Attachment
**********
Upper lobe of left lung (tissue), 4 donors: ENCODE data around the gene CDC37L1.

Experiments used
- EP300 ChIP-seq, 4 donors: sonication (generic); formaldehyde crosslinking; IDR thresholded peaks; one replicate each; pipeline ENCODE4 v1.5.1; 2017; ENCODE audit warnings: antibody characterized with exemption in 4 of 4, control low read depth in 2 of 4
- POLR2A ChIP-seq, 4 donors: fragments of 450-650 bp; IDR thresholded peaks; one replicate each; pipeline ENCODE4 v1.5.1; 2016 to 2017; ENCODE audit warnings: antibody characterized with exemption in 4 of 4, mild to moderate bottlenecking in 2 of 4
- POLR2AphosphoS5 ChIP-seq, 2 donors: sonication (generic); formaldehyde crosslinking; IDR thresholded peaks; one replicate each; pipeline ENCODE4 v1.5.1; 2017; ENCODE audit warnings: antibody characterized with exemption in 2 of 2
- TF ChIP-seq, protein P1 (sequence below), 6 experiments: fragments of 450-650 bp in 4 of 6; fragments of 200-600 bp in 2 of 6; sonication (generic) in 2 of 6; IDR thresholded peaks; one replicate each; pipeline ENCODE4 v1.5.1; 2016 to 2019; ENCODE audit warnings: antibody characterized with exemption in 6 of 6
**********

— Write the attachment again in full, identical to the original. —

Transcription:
Upper lobe of left lung (tissue), 4 donors: ENCODE data around the gene CDC37L1.

Experiments used
- EP300 ChIP-seq, 4 donors: sonication (generic); formaldehyde crosslinking; IDR thresholded peaks; one replicate each; pipeline ENCODE4 v1.5.1; 2017; ENCODE audit warnings: antibody characterized with exemption in 4 of 4, control low read depth in 2 of 4
- POLR2A ChIP-seq, 4 donors: fragments of 450-650 bp; IDR thresholded peaks; one replicate each; pipeline ENCODE4 v1.5.1; 2016 to 2017; ENCODE audit warnings: antibody characterized with exemption in 4 of 4, mild to moderate bottlenecking in 2 of 4
- POLR2AphosphoS5 ChIP-seq, 2 donors: sonication (generic); formaldehyde crosslinking; IDR thresholded peaks; one replicate each; pipeline ENCODE4 v1.5.1; 2017; ENCODE audit warnings: antibody characterized with exemption in 2 of 2
- TF ChIP-seq, protein P1 (sequence below), 6 experiments: fragments of 450-650 bp in 4 of 6; fragments of 200-600 bp in 2 of 6; sonication (generic) in 2 of 6; IDR thresholded peaks; one replicate each; pipeline ENCODE4 v1.5.1; 2016 to 2019; ENCODE audit warnings: antibody characterized with exemption in 6 of 6